Back in the ’90s, a struggle tore across the world that split a gaming community down the middle. Classmates, arcade-goers and neighbors far and wide chose a side in one of the biggest gaming feuds known to mankind. It was Sonic against Mario. Blast processing against the super scope. Six buttons against four. It was a time of growth and great debate among video game fans, and it was known as the bit wars – a war that SEGA nearly walked away from victorious despite going up against the biggest force in gaming entertainment at the time. However, those days are long past…
Yet, here we are in 2017 and it seems the drums of war are beating again. With the SNES Classic release on September 29 and the SEGA Genesis Flashback HD dropping just 12 days, later, it seems the two titans were resurrected just to clash once again. Either that, or companies are just cashing in on nostalgic gamers looking to relive the days of Pogs, Tamagotchi and Beanie Babies. Regardless, we’re here to watch the two trade blows and see which one comes out victorious. After our review of the SEGA Genesis Flashback HD and a few comparisons within, we only felt it right to ring the bell on round two and let them settle their digital differences.
Based on the controllers that come with each console, we have to say the SNES Classic takes the cake here. However, it is worth noting that an original Genesis controller can be plugged into the system, a feature Nintendo decided not to include. In the end, Nintendo wins here because their controllers are rechargeable whereas the Flashback HD controllers run on two AAA batteries, an unfortunate step down from the current controller standard; so it looks like you’re best off buying a couple of original peripherals at your local garage sale/flea market.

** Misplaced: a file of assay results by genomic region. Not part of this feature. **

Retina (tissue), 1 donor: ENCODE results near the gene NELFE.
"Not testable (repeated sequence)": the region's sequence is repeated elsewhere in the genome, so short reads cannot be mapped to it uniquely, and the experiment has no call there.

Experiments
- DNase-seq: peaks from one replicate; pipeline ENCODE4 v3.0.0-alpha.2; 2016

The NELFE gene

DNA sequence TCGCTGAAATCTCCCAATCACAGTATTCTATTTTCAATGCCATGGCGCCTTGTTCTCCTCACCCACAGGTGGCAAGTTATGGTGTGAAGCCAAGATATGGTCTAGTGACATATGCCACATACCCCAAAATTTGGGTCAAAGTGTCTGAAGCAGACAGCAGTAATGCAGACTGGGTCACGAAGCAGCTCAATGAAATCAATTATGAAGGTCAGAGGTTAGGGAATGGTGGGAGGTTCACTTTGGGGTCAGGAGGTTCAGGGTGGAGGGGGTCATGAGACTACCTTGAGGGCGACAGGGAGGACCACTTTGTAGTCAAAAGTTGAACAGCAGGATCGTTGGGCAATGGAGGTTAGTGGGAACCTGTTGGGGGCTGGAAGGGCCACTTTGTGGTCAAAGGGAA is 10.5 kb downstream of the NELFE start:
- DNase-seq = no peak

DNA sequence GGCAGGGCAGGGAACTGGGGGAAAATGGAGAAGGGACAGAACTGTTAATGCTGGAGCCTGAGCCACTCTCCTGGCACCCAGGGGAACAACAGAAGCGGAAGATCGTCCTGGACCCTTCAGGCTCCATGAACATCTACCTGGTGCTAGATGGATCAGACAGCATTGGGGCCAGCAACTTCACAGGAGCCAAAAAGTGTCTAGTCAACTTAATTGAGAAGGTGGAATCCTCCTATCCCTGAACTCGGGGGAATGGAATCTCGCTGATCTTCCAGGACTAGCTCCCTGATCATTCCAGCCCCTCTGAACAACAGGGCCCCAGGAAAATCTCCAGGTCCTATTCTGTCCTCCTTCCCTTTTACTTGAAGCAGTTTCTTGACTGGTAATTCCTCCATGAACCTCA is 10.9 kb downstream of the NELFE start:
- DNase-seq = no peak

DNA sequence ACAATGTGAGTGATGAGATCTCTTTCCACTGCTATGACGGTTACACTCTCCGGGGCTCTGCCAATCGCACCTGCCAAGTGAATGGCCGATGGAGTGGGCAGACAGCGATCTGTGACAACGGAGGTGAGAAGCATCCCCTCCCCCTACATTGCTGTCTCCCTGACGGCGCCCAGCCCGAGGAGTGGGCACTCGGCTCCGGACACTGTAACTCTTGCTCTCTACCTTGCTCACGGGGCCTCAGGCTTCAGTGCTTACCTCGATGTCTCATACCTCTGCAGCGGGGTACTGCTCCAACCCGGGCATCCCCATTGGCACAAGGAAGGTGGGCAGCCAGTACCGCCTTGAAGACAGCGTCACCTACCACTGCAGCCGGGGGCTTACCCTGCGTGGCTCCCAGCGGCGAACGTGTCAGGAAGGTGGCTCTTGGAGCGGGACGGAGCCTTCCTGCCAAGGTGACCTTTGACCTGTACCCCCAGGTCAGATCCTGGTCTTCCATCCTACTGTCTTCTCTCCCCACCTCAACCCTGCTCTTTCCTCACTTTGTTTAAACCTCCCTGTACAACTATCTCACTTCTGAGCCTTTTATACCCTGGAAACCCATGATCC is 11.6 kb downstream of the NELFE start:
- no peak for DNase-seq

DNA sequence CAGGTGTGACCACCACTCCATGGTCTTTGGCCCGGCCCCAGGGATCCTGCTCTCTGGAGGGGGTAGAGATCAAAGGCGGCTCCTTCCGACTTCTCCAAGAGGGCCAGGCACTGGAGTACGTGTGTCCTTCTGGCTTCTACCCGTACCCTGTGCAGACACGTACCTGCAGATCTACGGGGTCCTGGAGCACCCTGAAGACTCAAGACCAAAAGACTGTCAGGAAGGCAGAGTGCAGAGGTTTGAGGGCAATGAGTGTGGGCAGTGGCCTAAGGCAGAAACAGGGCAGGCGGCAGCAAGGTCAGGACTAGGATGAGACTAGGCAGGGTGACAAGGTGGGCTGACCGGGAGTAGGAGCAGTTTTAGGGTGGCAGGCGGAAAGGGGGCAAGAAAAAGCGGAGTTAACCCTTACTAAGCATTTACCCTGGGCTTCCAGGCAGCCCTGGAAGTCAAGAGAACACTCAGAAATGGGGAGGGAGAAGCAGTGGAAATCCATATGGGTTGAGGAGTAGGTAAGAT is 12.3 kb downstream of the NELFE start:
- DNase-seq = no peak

Without trying to determine which consoles had the better library (we’re not opening that Pandora’s box back up), it’s safe to say that SEGA brought their ‘A’ game when it came to what was included in the Flashback’s hard drive. The Sonic collection, Alex the Kidd, the Golden Axe collection, Phantasy Star and Vectorman are just a taste of what SEGA brought to the table with its plug-and-play system. The pocket console boasts an impressive 85 titles, and even though there’s more than a few stinkers in there, with 28 unofficial games, a large portion of classics made their return in 2017. We will give the SNES classic some credit, though, as all of the titles present on the console are absolute masterpieces. With that being said, it still only gives us 21 games – a fourth of what SEGA’s offering. If that wasn’t enough, the Flashback HD is equipped with a cartridge slot capable of running the copy of Comix Zone you played when you were too young to realize just how brutally unfair that game was. This is a huge step back for the SNES Classic considering it’s missing unforgettable titles such as Turtles in Time and Chrono Trigger.
From the bit wars to the resolution wars, both consoles offer a nice HD upgrade for their retro graphics. This comes at a time when developers for console, mobile and, interestingly enough, online video slots titles are cashing in on the 90s gaming aesthetic that the SNES and Genesis were such a gigantic part of. Shovel Knight is perhaps the most recent prominent example of a runaway retro-styled success, while slot games including notable titles Starburst and Spectra use the retro look to grab attention from anybody who played either the SNES or Genesis and it looks like AtGames and Nintendo are looking to direct that attention back to the titles that started it all. Both consoles output at 1080p, so this category ends up being a matter of preference. We’ll take Vectorman over Donkey Kong Country any day of the week.
Surprise, surprise. It seems that two decades later and the winner is still far from being clear. However, like it was back in the 90s, the SNES classic will sell much better than its rival already, a number that was more than two million sales just three weeks ago. Our two cents? If you can grab both, do it. They both offer hundreds of hours of replayability and come in at $80. But if you’re hard-pressed to pick up just one, let it be the Sega Genesis Flashback HD. Genesis still does what Nintendon’t.